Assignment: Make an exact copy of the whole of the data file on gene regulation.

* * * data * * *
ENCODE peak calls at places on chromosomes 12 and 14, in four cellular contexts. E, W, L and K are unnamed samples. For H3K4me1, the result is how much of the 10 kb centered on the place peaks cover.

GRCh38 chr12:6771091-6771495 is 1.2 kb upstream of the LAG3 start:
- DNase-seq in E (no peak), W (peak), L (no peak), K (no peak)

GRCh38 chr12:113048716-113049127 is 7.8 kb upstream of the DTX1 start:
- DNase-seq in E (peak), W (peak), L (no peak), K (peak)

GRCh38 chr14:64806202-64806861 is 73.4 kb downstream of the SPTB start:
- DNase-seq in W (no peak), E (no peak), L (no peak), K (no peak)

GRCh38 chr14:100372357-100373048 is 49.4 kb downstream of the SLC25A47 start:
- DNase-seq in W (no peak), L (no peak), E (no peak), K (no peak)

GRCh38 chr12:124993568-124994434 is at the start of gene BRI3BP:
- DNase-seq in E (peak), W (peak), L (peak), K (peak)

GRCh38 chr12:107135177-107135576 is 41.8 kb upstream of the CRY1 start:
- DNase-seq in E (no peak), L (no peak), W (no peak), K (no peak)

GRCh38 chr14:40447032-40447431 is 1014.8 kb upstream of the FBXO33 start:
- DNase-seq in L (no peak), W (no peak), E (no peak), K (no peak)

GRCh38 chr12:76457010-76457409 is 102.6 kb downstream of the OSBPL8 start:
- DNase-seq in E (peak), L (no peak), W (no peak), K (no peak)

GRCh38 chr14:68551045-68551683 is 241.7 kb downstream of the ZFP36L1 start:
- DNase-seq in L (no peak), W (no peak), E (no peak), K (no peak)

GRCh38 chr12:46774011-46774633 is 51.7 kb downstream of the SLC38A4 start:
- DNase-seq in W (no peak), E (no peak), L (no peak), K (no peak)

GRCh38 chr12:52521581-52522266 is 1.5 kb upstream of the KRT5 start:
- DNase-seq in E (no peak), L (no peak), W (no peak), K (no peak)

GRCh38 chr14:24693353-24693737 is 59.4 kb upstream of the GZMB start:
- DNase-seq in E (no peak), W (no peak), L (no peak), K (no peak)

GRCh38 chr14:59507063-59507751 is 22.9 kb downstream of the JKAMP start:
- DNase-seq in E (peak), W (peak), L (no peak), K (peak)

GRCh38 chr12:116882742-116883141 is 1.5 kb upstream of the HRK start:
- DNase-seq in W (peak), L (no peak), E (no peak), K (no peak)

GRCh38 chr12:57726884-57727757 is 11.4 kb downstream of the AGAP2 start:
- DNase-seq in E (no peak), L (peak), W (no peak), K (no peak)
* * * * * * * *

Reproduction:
ENCODE peak calls at places on chromosomes 12 and 14, in four cellular contexts. E, W, L and K are unnamed samples. For H3K4me1, the result is how much of the 10 kb centered on the place peaks cover.

GRCh38 chr12:6771091-6771495 is 1.2 kb upstream of the LAG3 start:
- DNase-seq in E (no peak), W (peak), L (no peak), K (no peak)

GRCh38 chr12:113048716-113049127 is 7.8 kb upstream of the DTX1 start:
- DNase-seq in E (peak), W (peak), L (no peak), K (peak)

GRCh38 chr14:64806202-64806861 is 73.4 kb downstream of the SPTB start:
- DNase-seq in W (no peak), E (no peak), L (no peak), K (no peak)

GRCh38 chr14:100372357-100373048 is 49.4 kb downstream of the SLC25A47 start:
- DNase-seq in W (no peak), L (no peak), E (no peak), K (no peak)

GRCh38 chr12:124993568-124994434 is at the start of gene BRI3BP:
- DNase-seq in E (peak), W (peak), L (peak), K (peak)

GRCh38 chr12:107135177-107135576 is 41.8 kb upstream of the CRY1 start:
- DNase-seq in E (no peak), L (no peak), W (no peak), K (no peak)

GRCh38 chr14:40447032-40447431 is 1014.8 kb upstream of the FBXO33 start:
- DNase-seq in L (no peak), W (no peak), E (no peak), K (no peak)

GRCh38 chr12:76457010-76457409 is 102.6 kb downstream of the OSBPL8 start:
- DNase-seq in E (peak), L (no peak), W (no peak), K (no peak)

GRCh38 chr14:68551045-68551683 is 241.7 kb downstream of the ZFP36L1 start:
- DNase-seq in L (no peak), W (no peak), E (no peak), K (no peak)

GRCh38 chr12:46774011-46774633 is 51.7 kb downstream of the SLC38A4 start:
- DNase-seq in W (no peak), E (no peak), L (no peak), K (no peak)

GRCh38 chr12:52521581-52522266 is 1.5 kb upstream of the KRT5 start:
- DNase-seq in E (no peak), L (no peak), W (no peak), K (no peak)

GRCh38 chr14:24693353-24693737 is 59.4 kb upstream of the GZMB start:
- DNase-seq in E (no peak), W (no peak), L (no peak), K (no peak)

GRCh38 chr14:59507063-59507751 is 22.9 kb downstream of the JKAMP start:
- DNase-seq in E (peak), W (peak), L (no peak), K (peak)

GRCh38 chr12:116882742-116883141 is 1.5 kb upstream of the HRK start:
- DNase-seq in W (peak), L (no peak), E (no peak), K (no peak)

GRCh38 chr12:57726884-57727757 is 11.4 kb downstream of the AGAP2 start:
- DNase-seq in E (no peak), L (peak), W (no peak), K (no peak)